The Obama administration dodged a bullet today when the United States Bureau of Labour Statistics announced in its jobs report for September that non-farm payroll employment edged up by 103,000 although the unemployment rate held at 9.1 per cent.
However the BLS poured cold water on the ostensible pause in the economy’s downward slide when it pointed out that the increase in employment partially reflected the return to payrolls of about 45,000 telecommunications workers who had been on strike in August.
Even as markets continued to be roiled in the wake of uncertainty regarding the pace of the recovery, the BLS however underscored some stability in unemployment numbers, noting that the number of unemployed persons, at 14.0 million, was essentially unchanged in September.
However some worrisome trends persisted beneath the aggregate figures as the number of long-term unemployed, that is those jobless for 27 weeks or more, was 6.2 million in September and they accounted for whopping 44.6 percent of the unemployed.
In a further indication that business hiring and employment were far from brisk the number of persons employed part time for economic reasons, sometimes referred to as involuntary part-time workers, reportedly rose to 9.3 million. “These individuals were working part time because their hours had been cut back or because they were unable to find a full-time job,” the BLS said.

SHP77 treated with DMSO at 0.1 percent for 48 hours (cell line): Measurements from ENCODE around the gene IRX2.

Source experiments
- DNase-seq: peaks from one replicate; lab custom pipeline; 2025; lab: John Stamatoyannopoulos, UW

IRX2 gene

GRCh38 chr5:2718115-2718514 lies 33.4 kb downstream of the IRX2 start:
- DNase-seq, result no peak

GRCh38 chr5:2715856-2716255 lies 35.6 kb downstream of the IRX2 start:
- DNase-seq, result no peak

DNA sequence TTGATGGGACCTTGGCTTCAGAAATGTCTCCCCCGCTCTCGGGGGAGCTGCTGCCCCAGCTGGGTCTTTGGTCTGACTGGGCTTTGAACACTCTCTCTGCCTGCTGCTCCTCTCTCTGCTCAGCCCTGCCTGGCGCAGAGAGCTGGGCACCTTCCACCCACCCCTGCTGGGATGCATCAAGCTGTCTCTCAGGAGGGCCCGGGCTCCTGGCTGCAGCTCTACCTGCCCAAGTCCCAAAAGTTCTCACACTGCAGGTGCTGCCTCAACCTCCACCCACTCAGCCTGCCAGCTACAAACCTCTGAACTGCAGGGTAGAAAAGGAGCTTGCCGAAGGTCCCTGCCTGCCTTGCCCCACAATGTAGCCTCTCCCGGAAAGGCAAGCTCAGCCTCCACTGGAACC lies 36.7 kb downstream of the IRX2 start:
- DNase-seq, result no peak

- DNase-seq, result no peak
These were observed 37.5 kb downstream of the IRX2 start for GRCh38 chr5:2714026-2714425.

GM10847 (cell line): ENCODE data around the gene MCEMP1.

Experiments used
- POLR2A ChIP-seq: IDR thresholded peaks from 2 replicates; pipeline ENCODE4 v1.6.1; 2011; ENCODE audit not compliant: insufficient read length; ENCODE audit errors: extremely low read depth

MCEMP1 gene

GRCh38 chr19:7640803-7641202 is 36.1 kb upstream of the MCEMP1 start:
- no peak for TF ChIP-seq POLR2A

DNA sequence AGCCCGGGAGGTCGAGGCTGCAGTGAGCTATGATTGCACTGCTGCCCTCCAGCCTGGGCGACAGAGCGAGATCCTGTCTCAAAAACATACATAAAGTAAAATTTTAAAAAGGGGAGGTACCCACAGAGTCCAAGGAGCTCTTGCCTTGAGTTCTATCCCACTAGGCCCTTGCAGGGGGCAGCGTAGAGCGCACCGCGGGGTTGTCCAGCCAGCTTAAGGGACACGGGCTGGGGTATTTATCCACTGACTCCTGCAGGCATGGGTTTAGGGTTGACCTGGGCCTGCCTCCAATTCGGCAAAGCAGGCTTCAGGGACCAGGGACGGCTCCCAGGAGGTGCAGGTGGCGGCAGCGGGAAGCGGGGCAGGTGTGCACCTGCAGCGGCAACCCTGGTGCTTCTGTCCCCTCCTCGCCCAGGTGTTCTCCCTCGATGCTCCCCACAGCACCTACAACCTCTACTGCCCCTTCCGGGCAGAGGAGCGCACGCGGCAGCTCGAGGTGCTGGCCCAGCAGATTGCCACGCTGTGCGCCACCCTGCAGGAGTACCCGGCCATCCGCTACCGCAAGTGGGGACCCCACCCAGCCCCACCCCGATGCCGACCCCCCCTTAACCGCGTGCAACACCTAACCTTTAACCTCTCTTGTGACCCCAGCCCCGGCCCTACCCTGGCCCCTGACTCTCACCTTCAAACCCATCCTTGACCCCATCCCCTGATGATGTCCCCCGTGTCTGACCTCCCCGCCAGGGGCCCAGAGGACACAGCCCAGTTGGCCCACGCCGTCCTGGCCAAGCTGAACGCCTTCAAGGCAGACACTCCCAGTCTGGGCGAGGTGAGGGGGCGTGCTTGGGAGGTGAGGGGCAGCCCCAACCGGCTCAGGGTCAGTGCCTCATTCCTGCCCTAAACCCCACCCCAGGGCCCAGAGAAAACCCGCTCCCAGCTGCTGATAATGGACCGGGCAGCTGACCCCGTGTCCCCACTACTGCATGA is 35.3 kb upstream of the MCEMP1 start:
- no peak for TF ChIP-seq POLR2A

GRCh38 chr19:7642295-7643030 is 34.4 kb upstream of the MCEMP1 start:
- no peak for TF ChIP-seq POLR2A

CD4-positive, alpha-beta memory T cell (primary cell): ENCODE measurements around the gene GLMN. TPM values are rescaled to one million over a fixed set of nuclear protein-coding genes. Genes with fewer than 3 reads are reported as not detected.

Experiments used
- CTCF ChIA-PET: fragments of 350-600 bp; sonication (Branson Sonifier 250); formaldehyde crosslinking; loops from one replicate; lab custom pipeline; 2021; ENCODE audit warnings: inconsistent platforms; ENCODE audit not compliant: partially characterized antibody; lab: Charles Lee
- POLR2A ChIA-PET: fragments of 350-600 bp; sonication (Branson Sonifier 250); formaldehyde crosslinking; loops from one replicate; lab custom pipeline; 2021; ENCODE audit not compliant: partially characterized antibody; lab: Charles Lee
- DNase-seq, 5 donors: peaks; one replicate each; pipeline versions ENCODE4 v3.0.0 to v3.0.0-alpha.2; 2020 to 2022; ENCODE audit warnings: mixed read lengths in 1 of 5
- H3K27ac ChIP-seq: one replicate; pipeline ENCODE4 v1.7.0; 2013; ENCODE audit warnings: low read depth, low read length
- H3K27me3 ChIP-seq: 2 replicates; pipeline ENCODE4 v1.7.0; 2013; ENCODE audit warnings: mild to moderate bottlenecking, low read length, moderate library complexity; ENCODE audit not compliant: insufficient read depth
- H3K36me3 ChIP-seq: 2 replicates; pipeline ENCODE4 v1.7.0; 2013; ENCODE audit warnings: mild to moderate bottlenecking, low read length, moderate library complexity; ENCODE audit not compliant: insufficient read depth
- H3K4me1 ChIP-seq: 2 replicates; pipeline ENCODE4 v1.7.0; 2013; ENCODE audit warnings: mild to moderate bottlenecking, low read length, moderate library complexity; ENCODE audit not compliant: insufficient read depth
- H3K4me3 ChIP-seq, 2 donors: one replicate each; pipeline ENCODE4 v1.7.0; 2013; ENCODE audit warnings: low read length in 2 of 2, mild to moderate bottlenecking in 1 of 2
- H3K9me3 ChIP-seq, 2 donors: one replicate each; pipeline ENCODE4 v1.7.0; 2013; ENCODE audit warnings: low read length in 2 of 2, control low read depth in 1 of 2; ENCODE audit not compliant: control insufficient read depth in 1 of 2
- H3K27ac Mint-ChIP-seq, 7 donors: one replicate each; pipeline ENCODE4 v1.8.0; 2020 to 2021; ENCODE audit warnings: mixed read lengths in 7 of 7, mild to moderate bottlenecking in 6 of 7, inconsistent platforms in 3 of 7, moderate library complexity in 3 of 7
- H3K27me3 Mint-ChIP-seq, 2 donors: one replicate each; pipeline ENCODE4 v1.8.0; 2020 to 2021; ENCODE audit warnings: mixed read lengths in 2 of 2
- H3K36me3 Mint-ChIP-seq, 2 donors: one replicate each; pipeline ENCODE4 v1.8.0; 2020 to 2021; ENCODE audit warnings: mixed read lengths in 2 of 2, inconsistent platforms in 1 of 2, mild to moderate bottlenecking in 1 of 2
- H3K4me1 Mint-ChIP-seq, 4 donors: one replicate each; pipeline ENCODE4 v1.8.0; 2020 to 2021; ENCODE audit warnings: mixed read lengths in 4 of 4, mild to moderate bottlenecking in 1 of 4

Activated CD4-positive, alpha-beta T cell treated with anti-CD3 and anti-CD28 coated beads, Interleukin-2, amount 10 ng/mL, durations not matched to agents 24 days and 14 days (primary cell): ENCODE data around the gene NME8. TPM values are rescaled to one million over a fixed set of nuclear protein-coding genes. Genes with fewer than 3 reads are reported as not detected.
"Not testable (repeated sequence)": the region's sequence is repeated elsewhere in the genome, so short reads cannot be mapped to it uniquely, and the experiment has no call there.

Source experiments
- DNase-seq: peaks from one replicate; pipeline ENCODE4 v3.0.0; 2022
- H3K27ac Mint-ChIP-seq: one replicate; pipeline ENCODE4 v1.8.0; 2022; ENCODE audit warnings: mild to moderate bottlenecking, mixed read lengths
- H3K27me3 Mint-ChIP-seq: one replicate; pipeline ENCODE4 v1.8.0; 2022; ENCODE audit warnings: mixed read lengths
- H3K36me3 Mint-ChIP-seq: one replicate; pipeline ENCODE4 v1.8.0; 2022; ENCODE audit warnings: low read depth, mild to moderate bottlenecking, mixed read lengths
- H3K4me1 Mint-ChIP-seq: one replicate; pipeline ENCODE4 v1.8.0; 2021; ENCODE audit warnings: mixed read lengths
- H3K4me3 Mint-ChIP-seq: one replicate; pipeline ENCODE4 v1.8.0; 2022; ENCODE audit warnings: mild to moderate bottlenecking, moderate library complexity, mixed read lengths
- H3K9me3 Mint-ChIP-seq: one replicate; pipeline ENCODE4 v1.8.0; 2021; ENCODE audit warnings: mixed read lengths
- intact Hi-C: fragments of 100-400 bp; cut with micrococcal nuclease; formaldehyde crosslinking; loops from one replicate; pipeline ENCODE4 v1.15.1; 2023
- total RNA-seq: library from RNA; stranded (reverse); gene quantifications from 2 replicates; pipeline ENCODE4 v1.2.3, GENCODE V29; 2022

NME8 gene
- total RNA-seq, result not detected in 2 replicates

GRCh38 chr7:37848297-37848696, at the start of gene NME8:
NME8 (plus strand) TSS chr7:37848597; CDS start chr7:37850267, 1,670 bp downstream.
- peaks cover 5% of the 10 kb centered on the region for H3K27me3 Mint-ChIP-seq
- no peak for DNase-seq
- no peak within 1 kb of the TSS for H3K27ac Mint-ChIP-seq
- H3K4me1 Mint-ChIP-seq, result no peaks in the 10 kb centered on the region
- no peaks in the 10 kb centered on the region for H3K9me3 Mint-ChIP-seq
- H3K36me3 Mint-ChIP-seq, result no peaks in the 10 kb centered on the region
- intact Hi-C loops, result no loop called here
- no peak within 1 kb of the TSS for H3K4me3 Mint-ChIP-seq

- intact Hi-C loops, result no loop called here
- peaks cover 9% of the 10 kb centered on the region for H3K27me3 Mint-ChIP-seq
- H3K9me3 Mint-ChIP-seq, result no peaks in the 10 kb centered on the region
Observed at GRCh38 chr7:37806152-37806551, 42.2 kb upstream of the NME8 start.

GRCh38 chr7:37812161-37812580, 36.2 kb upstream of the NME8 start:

Describing the unemployment rate of 9.1 per cent as “unacceptably high,” Katherine Abraham, Member of the Council of Economic Advisors, however lauded the private sector for adding 2.6 million jobs for 19 straight months, with a total of 137,000 jobs added last month.
Arguing that there was a clear need for faster economic growth to put Americans back to work, Ms. Abraham said that the BLS report underscored President Barack Obama’s call for Congress to pass the American Jobs Act “to put more money in the pockets of working and middle class families; to make it easier for small businesses to hire workers; to keep teachers in the classroom; to put construction crews to work rebuilding our nation’s infrastructure; and other measures that will help the economy grow while not adding to the deficit over ten years.”
In terms of specific sectors that added jobs last month, employment in professional and business services increased by 48,000; in health care it continued to expand with an increase of 44,000; in construction employment increased by 26,000 jobs; and employment in the information sector rose by 34,000. Among the sectors that shed jobs was retail trade, in which employment declined in electronic and appliance stores by 9,000 jobs.
However it was principally in the public sector that the largest declines in employment levels occurred, with government employment continuing to trend down by 34,000 jobs. The U.S. Postal Service also continued to lose jobs and was down by 5,000, while local government employment which had fallen by 535,000 since September 2008, declined by 35,000.
The BLS said that the average hourly earnings for all employees on private non-farm payrolls increased by 4 cents, or 0.2 per cent, to $23.12.